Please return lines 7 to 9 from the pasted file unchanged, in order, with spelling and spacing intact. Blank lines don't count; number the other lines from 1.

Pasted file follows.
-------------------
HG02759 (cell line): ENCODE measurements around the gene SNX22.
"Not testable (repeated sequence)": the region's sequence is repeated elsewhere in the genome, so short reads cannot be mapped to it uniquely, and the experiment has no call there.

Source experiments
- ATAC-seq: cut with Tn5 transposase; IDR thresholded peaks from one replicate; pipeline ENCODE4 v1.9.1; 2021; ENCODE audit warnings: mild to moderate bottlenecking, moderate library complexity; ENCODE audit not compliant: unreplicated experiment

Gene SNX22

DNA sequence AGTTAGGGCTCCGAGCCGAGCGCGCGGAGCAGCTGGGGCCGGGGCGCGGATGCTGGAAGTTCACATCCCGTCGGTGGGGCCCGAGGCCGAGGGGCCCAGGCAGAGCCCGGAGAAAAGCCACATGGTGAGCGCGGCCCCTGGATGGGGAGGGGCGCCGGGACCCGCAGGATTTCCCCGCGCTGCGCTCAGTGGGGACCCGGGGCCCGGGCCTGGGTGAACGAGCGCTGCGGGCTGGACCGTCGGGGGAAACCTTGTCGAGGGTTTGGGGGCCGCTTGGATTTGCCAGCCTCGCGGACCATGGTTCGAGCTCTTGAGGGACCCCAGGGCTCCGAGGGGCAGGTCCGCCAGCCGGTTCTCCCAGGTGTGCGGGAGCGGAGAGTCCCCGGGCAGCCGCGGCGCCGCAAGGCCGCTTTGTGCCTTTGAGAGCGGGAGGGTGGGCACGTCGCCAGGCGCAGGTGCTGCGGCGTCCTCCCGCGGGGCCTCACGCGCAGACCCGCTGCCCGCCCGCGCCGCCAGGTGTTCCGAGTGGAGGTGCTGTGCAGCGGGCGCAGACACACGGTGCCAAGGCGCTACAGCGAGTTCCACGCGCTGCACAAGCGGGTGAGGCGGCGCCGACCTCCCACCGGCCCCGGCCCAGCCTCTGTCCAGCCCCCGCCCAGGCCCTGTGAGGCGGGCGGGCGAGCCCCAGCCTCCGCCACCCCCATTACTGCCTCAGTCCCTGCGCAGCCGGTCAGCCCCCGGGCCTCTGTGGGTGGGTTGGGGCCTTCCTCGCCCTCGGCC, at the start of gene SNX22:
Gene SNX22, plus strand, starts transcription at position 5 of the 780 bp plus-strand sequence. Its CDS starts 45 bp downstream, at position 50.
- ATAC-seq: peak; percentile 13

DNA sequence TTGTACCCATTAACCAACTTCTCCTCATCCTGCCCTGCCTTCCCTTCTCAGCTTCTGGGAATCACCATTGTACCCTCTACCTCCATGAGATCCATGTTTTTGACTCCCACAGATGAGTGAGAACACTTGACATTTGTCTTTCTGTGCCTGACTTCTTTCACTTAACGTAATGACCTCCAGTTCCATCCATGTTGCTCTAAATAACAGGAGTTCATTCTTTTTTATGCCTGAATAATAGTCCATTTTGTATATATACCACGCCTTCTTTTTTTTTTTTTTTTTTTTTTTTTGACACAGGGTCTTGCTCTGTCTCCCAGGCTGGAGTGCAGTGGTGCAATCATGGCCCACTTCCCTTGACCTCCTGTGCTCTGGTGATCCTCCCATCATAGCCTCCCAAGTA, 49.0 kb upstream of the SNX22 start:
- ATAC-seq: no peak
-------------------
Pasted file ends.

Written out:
Gene SNX22, plus strand, starts transcription at position 5 of the 780 bp plus-strand sequence. Its CDS starts 45 bp downstream, at position 50.
- ATAC-seq: peak; percentile 13

DNA sequence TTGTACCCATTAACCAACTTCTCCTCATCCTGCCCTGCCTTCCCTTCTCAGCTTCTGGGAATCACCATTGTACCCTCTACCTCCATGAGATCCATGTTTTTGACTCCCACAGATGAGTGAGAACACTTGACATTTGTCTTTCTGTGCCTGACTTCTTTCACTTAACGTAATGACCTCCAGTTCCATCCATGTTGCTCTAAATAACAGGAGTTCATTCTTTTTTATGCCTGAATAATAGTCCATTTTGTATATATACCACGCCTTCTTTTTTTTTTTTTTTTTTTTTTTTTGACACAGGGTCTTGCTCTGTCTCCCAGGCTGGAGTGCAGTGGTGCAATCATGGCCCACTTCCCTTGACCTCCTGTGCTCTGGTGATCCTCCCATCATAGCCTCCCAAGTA, 49.0 kb upstream of the SNX22 start: